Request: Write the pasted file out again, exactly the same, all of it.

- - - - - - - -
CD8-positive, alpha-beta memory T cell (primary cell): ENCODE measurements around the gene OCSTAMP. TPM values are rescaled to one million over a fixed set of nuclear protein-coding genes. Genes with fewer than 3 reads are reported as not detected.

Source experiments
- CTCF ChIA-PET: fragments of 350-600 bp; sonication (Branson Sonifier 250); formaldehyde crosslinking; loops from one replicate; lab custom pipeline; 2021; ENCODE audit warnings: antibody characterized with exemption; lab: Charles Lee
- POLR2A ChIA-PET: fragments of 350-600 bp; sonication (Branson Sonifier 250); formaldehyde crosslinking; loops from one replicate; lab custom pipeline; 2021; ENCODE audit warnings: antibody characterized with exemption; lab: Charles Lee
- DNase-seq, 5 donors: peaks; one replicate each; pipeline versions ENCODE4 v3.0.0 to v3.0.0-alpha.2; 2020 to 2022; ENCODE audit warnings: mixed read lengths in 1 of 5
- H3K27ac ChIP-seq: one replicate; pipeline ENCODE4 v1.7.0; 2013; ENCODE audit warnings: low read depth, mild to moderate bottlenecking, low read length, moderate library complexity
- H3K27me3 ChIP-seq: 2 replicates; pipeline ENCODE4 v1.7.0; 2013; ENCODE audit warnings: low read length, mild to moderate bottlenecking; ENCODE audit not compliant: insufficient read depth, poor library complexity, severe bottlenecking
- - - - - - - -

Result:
CD8-positive, alpha-beta memory T cell (primary cell): ENCODE measurements around the gene OCSTAMP. TPM values are rescaled to one million over a fixed set of nuclear protein-coding genes. Genes with fewer than 3 reads are reported as not detected.

Source experiments
- CTCF ChIA-PET: fragments of 350-600 bp; sonication (Branson Sonifier 250); formaldehyde crosslinking; loops from one replicate; lab custom pipeline; 2021; ENCODE audit warnings: antibody characterized with exemption; lab: Charles Lee
- POLR2A ChIA-PET: fragments of 350-600 bp; sonication (Branson Sonifier 250); formaldehyde crosslinking; loops from one replicate; lab custom pipeline; 2021; ENCODE audit warnings: antibody characterized with exemption; lab: Charles Lee
- DNase-seq, 5 donors: peaks; one replicate each; pipeline versions ENCODE4 v3.0.0 to v3.0.0-alpha.2; 2020 to 2022; ENCODE audit warnings: mixed read lengths in 1 of 5
- H3K27ac ChIP-seq: one replicate; pipeline ENCODE4 v1.7.0; 2013; ENCODE audit warnings: low read depth, mild to moderate bottlenecking, low read length, moderate library complexity
- H3K27me3 ChIP-seq: 2 replicates; pipeline ENCODE4 v1.7.0; 2013; ENCODE audit warnings: low read length, mild to moderate bottlenecking; ENCODE audit not compliant: insufficient read depth, poor library complexity, severe bottlenecking